Revisiting Stories: Bitterblue

From my past experiences of reading books and watching movies, I know that I tend to intensely identify with one or two of the characters. Sometimes I think about how they would behave in my life situations and how I would in theirs. I don’t think this habit is all that uncommon, but if you want to read up more on it, see exhibits A and B.

This post, in contrast to the thousands of reviews on Kristen Cashore’s Bitterblue novel, explores the connection I developed while reading this book a few years ago and my recent re-reading to explore why it affected me so strongly. Rather than focus on the plot, I’m focusing more on the points of personal connection as a bit of a psychological exercise.

Slight Spoilers Ahead!
When I first read Bitterblue, I strongly identified with the titular character. It’s hard to describe exactly why, except that I sensed a kindred spirit in her. That is, Cashore connected to me in a way that felt very real at the time. Another Internet denizen once described Bitterblue as a “beautifully written punch to the gut” and I whole-heartedly agree.

I connected to her feelings like she was “waking up” from the bad dream of her dysfunctional childhood, the complexities of working with traumatized loved ones to try to understand the abuse, manipulation, and brainwashing, and the sense that I can never hide from the darkness, only accept that it happened and take responsibility for self-healing. Not only that, I’ve had to learn to accept that my loved ones must confront their inner demons themselves; I can’t do that for them.

I also recognized in Bitterblue that I am also the sort of person who lies in order to “keep the peace” between myself and others. I dislike confrontation and people being angry at me (but as I’ve learned over the years, it happens, and oftentimes it’s helpful to have someone call out a personality flaw). I don’t like my habit of white lies and I do understand that it can be detected by those who know how to spot them. Undoubtably, I believe this trait of mine is interconnected with my upbringing (around other liars) as well as my ability to tell and write stories. I am trying to decrease this unhealthy behavior — Bitterblue’s story explores the complexity and layered nature of lies and how twisted it can become if not kept in check.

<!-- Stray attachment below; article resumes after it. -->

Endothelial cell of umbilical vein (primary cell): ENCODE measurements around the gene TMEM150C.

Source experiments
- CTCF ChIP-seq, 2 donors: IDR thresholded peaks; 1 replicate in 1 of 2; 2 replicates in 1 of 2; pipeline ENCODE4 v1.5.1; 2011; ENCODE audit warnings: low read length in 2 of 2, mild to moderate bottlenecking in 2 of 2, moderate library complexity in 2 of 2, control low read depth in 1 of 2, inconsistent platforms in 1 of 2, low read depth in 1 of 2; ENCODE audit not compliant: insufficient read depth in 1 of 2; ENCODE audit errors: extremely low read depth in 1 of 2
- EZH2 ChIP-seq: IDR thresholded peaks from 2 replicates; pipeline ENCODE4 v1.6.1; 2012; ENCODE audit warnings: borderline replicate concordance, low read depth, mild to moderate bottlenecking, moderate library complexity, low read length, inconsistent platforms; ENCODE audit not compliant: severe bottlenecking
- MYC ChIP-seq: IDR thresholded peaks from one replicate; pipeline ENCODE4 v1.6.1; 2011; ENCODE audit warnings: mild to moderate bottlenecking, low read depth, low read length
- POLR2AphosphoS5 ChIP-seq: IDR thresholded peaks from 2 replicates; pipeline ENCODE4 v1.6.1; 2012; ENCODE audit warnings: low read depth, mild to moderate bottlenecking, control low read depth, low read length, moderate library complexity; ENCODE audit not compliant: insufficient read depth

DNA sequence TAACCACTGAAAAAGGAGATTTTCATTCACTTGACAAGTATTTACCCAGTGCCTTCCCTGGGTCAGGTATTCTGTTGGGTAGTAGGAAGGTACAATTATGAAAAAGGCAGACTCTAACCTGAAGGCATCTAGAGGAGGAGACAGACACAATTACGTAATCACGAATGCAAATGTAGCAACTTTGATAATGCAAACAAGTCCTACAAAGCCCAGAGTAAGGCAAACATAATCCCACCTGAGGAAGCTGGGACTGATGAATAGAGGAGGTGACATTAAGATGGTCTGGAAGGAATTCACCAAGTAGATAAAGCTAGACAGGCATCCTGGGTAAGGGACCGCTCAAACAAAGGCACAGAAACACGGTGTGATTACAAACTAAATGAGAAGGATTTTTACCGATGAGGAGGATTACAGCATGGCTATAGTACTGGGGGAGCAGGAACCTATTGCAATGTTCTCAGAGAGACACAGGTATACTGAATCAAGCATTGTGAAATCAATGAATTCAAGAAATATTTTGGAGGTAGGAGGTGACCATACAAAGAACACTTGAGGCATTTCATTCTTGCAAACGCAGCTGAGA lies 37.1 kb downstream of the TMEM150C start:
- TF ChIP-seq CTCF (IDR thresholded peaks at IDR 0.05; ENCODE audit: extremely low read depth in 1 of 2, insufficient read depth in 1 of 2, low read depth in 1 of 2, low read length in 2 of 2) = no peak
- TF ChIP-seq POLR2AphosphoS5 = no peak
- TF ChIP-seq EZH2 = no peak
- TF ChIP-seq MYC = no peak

However, I did notice that Bitterblue appears to have relatively sound mental health, despite all of her trauma. She believes she is capable of being loved and has many sources of support and healthy relationships. This allows her to both explore and accept romantic intentions. Cashore may have written Bitterblue like this on purpose, perhaps with her audience of young women in mind. Bitterblue may not model all healthy behaviors (see above), but I think she does behave as a good role model for young people in this respect. But I know I’m not objective about this book in the slightest because I struggle with creating and maintaining relationships (platonic and romantic) of my own. I expect that some other readers might disagree.

Most importantly, my recent read-through highlights the fact that I am very affected by and drawn to stories of troubled or endangered children. When I first read it, it strongly brought back some dark, messy feelings I had buried away, locked up with memories I still don’t fully understand. I was more prepared for it this time.

Some of my most memorable books when I was growing up were the hero’s journey-type stories where someone tries to right the wrongs and bring justice to the children, though sometimes it was women as well—Lady Knight by Tamora Pierce, Mattimeo by Brian Jacques, Fall of Angels by L.E. Modesitt Jr. Given my life experiences, I think I still have a lot of guilt about what I could and couldn’t do as a child to help and protect other children. I think in some ways I’m drawn to these books by a sense of wish fulfillment, if that makes any sense.

What characters and books have strongly connected to you?


Image Credit: Goodreads

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